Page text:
I learned a new word today: shrinkflation.
Shrinkflation is defined as “a term used to describe the process of a product’s size being reduced while its price remains the same.”
Actually, I’ve been aware of this phenomenon for years, just like everyone else. I’ve just never had a name for it.
The first time I remember noticing it was quite a few years back when I was purchasing a certain bath product. I noticed one day that there was less product, but the price hadn’t changed. And the way they had cleverly re-packaged it made it look like you were getting the same amount.
But it really hit me recently when I was buying some of my usual deodorant. The shape of the container had changed. It was made to look like it would be easier to grip, kind of rounded in on the sides. How handy.
And then I got suspicious. I looked closer, comparing the old container with the new one, and saw that the amount of actual deodorant had been reduced by several grams. Surprise, surprise, the price was the same.
Not only that, but on the label, the size of the font with the number of grams had gotten smaller. Trying to hide something?
According to Wikipedia, “Shrinkflation allows companies to increase their operating margin and profitability by reducing costs whilst maintaining sales volume, and is often used as an alternative to raising prices in line with inflation.”
It’s just sneaky, you know? And how long do these companies think they can get away with it? At this rate, my deodorant will be the size of a crayon in a couple of years.
I’ll bet these big companies all have a Shrinkflation department. Nerdy people who sit around all day trying to figure out how to give us less and still charge us more. Change the packaging, make the content look like more than what it is. Give it a new name.
Sometimes they’re very clever, but other times all we have to do is know how to count. That box of tea bags used to last me a month. And didn’t I change that roll of toilet paper just the other day?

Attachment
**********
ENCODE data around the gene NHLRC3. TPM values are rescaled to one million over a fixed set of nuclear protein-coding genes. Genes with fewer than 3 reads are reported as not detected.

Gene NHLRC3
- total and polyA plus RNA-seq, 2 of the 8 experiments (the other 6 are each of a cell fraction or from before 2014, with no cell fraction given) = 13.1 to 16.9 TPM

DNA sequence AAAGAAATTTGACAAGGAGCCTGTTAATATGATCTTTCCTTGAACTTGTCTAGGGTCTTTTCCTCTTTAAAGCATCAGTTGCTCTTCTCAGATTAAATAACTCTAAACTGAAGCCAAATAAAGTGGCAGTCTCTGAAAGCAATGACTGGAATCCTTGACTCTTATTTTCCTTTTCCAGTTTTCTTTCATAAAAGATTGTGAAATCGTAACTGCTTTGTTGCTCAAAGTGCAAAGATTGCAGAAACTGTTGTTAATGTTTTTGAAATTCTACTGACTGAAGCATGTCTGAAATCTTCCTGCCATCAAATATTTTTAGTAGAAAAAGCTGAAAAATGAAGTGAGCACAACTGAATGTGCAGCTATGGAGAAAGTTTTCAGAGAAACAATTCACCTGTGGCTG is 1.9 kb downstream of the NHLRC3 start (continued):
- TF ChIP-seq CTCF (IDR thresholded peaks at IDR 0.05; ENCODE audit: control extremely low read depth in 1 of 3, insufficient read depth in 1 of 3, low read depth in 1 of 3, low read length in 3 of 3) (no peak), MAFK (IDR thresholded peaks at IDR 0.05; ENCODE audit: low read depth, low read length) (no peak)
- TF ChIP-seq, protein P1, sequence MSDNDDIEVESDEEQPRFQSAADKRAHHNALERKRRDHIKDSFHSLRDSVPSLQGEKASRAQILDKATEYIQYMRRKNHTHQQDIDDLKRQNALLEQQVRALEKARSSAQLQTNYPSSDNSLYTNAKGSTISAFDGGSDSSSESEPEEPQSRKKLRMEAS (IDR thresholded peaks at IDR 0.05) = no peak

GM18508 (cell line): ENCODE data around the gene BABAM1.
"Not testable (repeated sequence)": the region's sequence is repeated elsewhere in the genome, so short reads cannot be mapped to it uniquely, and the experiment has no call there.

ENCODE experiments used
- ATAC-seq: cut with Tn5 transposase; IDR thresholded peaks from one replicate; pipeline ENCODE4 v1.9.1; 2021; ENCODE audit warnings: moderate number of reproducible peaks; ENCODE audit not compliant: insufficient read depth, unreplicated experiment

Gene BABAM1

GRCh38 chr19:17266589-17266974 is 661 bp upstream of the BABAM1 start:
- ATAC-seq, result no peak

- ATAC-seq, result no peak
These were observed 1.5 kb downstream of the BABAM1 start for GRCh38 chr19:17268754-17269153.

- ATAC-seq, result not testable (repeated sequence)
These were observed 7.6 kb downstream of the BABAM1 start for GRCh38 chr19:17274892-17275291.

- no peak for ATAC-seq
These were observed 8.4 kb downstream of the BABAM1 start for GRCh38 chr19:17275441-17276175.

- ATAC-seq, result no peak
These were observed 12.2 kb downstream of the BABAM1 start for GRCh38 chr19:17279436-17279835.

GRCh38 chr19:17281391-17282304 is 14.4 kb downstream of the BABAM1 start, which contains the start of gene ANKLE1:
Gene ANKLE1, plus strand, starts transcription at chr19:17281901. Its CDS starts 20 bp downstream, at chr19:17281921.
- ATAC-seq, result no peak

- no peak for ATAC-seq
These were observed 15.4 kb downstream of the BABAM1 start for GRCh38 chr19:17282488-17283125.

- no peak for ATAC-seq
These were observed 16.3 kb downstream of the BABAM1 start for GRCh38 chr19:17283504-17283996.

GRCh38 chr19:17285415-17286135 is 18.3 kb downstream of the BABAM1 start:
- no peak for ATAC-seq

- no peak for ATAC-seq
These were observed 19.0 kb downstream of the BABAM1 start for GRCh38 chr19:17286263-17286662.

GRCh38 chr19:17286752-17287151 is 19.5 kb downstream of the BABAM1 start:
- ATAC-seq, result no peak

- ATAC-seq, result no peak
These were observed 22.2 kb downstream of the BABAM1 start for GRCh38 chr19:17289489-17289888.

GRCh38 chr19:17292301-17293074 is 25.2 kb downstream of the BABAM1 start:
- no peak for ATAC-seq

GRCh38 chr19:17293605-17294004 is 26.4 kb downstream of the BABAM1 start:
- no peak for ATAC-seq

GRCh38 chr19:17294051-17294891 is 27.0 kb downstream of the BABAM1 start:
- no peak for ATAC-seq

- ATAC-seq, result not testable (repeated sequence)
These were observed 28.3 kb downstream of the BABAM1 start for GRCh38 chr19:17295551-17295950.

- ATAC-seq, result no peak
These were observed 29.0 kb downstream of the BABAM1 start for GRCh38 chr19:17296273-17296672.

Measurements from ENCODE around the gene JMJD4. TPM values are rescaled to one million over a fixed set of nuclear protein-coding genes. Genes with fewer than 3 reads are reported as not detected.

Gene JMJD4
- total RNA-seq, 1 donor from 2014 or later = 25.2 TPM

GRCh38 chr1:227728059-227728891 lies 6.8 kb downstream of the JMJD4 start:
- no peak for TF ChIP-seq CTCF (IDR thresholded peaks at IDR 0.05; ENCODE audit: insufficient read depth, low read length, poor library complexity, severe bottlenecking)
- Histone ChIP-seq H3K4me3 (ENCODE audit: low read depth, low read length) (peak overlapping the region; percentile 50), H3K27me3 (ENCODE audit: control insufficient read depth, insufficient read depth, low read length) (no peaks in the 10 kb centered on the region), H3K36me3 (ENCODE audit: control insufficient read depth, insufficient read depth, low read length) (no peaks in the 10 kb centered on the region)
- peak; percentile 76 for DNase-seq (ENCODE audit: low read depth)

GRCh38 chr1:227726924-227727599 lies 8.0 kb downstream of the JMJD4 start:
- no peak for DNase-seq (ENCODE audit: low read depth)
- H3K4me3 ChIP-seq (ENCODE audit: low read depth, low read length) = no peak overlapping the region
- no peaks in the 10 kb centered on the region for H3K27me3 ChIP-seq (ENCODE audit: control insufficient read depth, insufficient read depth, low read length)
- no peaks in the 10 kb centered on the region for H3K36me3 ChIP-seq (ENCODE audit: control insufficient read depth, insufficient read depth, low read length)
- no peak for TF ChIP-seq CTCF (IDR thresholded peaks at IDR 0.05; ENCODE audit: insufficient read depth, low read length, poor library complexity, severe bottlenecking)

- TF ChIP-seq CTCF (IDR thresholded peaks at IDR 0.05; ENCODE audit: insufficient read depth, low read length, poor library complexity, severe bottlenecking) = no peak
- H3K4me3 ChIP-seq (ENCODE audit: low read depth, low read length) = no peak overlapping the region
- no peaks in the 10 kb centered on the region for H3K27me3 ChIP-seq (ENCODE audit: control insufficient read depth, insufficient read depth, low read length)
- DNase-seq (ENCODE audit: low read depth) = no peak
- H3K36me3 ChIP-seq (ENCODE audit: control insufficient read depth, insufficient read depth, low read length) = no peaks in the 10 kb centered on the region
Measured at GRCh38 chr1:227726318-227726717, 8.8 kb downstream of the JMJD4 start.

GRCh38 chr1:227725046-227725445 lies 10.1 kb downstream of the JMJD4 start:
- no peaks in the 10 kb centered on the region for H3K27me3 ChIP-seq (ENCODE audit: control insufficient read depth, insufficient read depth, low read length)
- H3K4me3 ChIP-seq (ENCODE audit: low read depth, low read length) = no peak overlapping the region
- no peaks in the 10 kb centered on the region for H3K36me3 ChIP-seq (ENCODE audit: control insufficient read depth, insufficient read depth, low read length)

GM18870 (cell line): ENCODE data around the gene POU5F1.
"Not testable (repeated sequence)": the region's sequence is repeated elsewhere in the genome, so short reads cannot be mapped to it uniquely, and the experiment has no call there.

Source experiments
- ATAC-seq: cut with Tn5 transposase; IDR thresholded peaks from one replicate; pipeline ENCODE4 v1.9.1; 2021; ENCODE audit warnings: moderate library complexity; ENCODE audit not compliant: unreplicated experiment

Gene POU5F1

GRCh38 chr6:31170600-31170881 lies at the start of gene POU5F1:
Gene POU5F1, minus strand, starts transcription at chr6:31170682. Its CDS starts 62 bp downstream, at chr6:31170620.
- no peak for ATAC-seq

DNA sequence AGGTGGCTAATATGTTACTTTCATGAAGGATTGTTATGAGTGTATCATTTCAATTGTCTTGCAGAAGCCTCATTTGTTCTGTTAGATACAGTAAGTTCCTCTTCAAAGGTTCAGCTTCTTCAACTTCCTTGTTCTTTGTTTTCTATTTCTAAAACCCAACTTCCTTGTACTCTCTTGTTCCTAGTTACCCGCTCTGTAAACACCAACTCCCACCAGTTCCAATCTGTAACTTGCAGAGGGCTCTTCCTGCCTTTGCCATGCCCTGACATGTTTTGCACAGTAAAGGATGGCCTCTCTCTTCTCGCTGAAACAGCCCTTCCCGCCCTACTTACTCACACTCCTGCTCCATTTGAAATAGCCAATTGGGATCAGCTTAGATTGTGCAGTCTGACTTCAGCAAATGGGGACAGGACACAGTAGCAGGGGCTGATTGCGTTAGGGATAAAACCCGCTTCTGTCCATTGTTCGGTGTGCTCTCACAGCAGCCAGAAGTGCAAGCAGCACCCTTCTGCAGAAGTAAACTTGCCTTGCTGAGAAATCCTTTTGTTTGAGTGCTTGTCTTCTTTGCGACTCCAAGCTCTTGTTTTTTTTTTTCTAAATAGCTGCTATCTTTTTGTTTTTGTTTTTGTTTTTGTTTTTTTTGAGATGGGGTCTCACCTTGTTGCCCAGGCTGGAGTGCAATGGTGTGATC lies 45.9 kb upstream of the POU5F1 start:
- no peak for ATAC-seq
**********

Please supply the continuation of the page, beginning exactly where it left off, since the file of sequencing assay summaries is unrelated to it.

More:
To be fair, occasionally there is a legitimate reason for a price increase or shrinkflation. The cost of producing something might go up unexpectedly, for instance.
The makers of Toblerone chocolate created a huge scandal a few years back when they changed the shape of the bar, making the gaps between the triangles wider, AND raising the price. Their explanation was that there had been an increase in the cost of cocoa so it was more expensive to produce. After a public uproar, they finally gave in and went back to the old shape. But the price went even higher.
Deodorant is one thing, but don’t you dare touch my chocolate!
There are some suggestions out there as to how to shop more wisely so you get the same bang for your buck. And of course, you can always complain, write emails, or post blogs.
One of the suggestions I read was that you don’t have to stay loyal to a brand. There’s an idea. Shop around for a competitor’s product and buy that instead. Ha!
Actually, I think I’ll take it one step further. I may just give up using deodorant altogether, and raise a REAL stink. That’ll teach ’em.